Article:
This post is a continuation of the “How to publish a NET core application“, the previous post talks about how to use “dotnet publish” command and to tweak the output of the command using various options available with the same. It is recommended to read through to gain a better understanding of the “dotnet publish” command. This post talks about how to publish single executable NET Core application, which is NET Core framework runtime independent and the user need not require it to install them before executing the published application.
How to publish a Single Executable (EXE) NET Core application.
NET Core SDK 3.0 and above, at the time of writing the current version, is NET Core v3.0.0-preview7. Download here.
In order to publish single executable NET Core application, we are going to use the dotnet publish command with the given parameters.
dotnet publish –runtime <RID> –configuration release /p:PublishSingleFile=true
- –runtime <RID>: The runtime switch accepts a RID known as Runtime Identifiers, these RID is used to identify the target platforms where the application will be executed. The list of RID supported can be found here. Few runtime identifiers are win10-x64, linux-x64, linux-arm, osx.10.10-x64.
- –configuration release: The dotnet publish command on receiving this parameter will build the application in release mode.
- PublishSingleFile=true: This PublishSingleFile when set to true, the dotnet publish packages the entire output in a single executable file.
Here in this example we will build a NET Core console application and publish the same as a single executable file. The name of the console application is Hello and we will use the following command to create the application. The command will create a new directory named Hello if already not present and then create the Hello Console project in it. To know more about Creating NET Core Console application refer here.
dotnet new console –name Hello
Now we will publish the console application as Single Executable targeting the Windows x64 system. (You can use any Runtime Identifiers (RID) for experimenting) The command is as follows:
dotnet publish –configuration release –runtime win-x64 /p:PublishSingleFile=true
c:\Hello>dotnet publish --runtime win-x64 --configuration release /p:PublishSingleFile=true Microsoft (R) Build Engine version 16.2.0-preview-19278-01+d635043bd for .NET Core Copyright (C) Microsoft Corporation. All rights reserved. Restore completed in 21.27 ms for c:\Hello\Hello.csproj. C:\Program Files\dotnet\sdk\3.0.100-preview6-012264\Sdks\Microsoft.NET.Sdk\targets\Microsoft.NET.RuntimeIdentifierInference.targets(158,5): message NETSDK1057: You are using a preview version of .NET Core. See: https://aka.ms/dotnet-core-preview [c:\Hello\Hello.csproj] Hello -> c:\Hello\bin\release\netcoreapp3.0\win-x64\Hello.dll Hello -> c:\Hello\bin\release\netcoreapp3.0\win-x64\publish\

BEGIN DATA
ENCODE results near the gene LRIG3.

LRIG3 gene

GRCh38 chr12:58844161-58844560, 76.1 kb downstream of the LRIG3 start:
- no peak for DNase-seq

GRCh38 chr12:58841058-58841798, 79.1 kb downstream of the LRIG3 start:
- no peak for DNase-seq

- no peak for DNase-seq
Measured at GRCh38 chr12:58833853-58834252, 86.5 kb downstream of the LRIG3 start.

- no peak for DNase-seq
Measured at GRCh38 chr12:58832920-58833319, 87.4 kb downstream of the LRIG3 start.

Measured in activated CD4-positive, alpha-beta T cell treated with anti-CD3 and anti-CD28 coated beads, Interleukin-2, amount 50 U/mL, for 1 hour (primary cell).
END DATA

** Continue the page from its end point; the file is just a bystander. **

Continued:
c:\Hello\bin\release\netcoreapp3.0\win-x64\publish>dir Volume in drive C is OSDisk Volume Serial Number is 8053-FAC8 Directory of c:\Hello\bin\release\netcoreapp3.0\win-x64\publish 07/25/2019 08:09 PM <DIR> . 07/25/2019 08:09 PM <DIR> .. 07/25/2019 08:09 PM 72,310,555 Hello.exe 07/25/2019 08:02 PM 404 Hello.pdb
Here we have only two files:
- Hello.exe: This is the single executable that is generated and can be executed on any Windows x64 system without having the dotnet core runtime installed.
- Hello.pdb: This is the project debug file and is useful for debugging purposes.
The user can take this Hello.exe file and can execute it on any Windows x64 system without worrying about the NET Core runtime availability. The size of this single executable is quite large as it packages all the required dependencies to execute itself, and when the application is executed for the first time, it extracts all the dependencies first and then executes itself, so it startup is little expensive only for the first time.
This concludes the article on how to publish single executable NET Core application, I hope you find it helpful, thanks for visiting. Cheer!!!
Learn how to create an ASP.NET Core MVC application using simple dotnet-cli. or learn how to change Visual Studio 2019 themes.
Learn more about dotnet publish command on Microsoft Developer Network